(Introduction to Along The Rim:
The Best of the Pacific Rim Review of Books, Vol II)
The Pacific Rim Review of Books and its editors have taken on the seemingly gargantuan task of nation building in a post-national era. Contradictory? Perhaps, but this is a large vision and contains multitudes, as Walt Whitman would say.
In his book Archetype West, William Everson gives us some of the perspective required to better understand our situation as we enter the second decade of the third millennium. “(The Westerner) feels that his situation as term of the westward migration places him at the center, rather than on the periphery, of the American experience.”
What is contained in these pages reinforces this notion for North Americans, and discourages the kind of thinking often forced on us by cultural and political centres back east, and the industry-generated culture they answer to, whether those centres be New York, Toronto, Washington D.C. or Ottawa. The action is here on the Pacific Rim and the editors know it.
The twenty-five essays in this book give you a sense of the breadth and depth of that action. This is not to say that all the material here comes from the Rim itself, but it is surely shaped by an emerging Pacific ethos. An ethos strengthened by Pacific Rim-based movements such as the San Francisco Renaissance, TISH, and the influence of Asian art and culture.
The book begins with an exclusive interview of Bob Dylan conducted by Vojo Syndolic, outlining the lineage of The Beats, to Dylan, to the Beatles and the counterculture(s) of the 1960’s. Part of this culture was the movement away from monotheistic religions and toward Buddhism, Hinduism, yoga, meditation and other Eastern spiritual traditions that deepened the notion of humans actually being situated in the environment and responsible for its care and protection. Being inextricably linked with it; at one with it.
Later, we’re given another angle on one of the most remarkable and idiosyncratic poetry friendships of the last half of the last century, that between Robert Duncan and Denise Levertov in an essay by Susan McCaslin on The Engaged Poetics of Thomas Merton and Denise Levertov. Levertov’s poetics, shaped in great part by her friendship with Duncan, reinforces those Pacific themes again in the quote:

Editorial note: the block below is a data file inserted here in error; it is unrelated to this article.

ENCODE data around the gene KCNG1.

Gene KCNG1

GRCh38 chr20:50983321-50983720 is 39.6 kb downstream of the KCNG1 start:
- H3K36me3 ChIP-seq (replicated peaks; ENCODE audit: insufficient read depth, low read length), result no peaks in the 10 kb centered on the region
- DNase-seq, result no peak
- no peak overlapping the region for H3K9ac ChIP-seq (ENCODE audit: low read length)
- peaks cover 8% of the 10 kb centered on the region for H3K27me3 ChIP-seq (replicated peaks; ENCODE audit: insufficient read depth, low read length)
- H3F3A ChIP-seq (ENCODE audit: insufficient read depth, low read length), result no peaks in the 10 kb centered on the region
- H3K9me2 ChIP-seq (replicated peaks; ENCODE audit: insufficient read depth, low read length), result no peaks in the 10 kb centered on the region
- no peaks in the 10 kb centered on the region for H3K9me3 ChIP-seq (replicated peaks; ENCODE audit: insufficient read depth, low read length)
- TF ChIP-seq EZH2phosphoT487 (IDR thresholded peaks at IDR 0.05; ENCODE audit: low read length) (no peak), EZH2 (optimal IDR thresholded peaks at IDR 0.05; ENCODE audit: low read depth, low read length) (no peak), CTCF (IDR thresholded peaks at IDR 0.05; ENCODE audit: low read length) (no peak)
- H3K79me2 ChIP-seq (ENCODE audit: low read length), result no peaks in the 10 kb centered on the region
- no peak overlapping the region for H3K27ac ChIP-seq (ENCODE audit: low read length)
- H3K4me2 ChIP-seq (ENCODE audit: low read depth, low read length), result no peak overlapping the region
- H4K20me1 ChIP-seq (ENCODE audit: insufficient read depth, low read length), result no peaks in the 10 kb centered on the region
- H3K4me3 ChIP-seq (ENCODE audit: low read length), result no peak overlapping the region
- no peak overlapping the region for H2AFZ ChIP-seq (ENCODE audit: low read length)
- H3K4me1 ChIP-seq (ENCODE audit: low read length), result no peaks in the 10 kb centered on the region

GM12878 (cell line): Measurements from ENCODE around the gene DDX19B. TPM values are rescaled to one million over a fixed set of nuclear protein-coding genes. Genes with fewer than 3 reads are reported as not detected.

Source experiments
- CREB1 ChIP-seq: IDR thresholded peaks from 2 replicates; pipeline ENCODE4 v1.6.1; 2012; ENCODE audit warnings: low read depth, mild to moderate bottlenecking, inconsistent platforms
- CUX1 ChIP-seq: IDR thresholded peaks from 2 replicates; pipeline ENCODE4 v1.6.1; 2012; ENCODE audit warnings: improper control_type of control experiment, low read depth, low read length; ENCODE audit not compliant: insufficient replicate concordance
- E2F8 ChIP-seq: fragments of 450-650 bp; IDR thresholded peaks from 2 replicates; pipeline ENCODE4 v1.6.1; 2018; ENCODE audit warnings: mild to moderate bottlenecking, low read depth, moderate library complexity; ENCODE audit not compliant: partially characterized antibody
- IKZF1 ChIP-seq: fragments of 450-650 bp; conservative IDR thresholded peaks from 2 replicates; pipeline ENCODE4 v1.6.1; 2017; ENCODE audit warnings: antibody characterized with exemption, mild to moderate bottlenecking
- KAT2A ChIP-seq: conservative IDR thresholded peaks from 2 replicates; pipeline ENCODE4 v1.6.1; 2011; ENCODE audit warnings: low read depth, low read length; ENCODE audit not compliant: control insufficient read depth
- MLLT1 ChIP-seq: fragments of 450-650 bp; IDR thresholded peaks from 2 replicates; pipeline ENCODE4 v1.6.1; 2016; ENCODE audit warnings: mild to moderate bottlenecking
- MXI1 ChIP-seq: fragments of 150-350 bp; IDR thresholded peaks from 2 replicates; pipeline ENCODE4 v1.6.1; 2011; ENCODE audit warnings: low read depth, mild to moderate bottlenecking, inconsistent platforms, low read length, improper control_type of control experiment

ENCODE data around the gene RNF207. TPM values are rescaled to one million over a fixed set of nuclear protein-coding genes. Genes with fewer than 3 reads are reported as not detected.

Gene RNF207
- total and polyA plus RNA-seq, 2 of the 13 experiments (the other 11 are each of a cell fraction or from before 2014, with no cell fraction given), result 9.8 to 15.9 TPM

In her last years when she lived near Seattle, Levertov spoke of Northwestern poetry of wilderness that “gives rise to a more conscious attentiveness to the non-human and to a more or less conscious desire to immerse the self in that larger whole.”
The interconnectedness long recognized in the East (and by indigenous Americans) moves east while those in Asia deal with the materialism we’ve perfected and sent their way.
Gregory Dunne gives us a remarkable tribute to a man who personified the bridging of the cultures of East and West, Cid Corman. From the remarkable magazine he founded, Origin, publishing early works from the likes of Charles Olson, Robert Creeley and Gary Snyder, among others, to his own poetry and translations, Corman’s words ring out like the essence of the emerging Pacific ethos: “It happens when you are moved beyond yourself into the open.”
In this same essay the deeper ramifications of the event most responsible for shaping this century is given as a validation for the importance of translation:
At this time in history when writers such as Ms. Matsueda are speculating as to whether or not there is a shrinking in the worldview of the people of the United States as a direct result of the 9/11 terrorist attack, a time when understandably people might want to run and hide behind the supposed safety and security of their own cultural values and worldviews, we need literary translations more than ever.
One can go on mining the gold in this one book, a mere sampling of what the Pacific Rim Review of Books does over and over again, but now the book is in your hands and the nation-building is up to you. As Alfred North Whitehead once said, It is the business of the future to be dangerous. How we respond is up to us, but it’s not time to hide, or make small plans. Back to Bob Dylan for the last word:
You can make something lasting. I mean, in order to live forever you have to stop time. In order to stop time you have to exist in the moment, so strong as to stop time and prove your point. So that you have stopped time. And if you succeed in doing that, everyone who comes into contact with what you’ve done – whatever it might be, whether you’ve written a poem, carved a statue or painted a painting – will catch some of that. What’s funny is that they won’t realize it, but that’s what they’ll recognize.
Paul E Nelson
Orcas Island, WA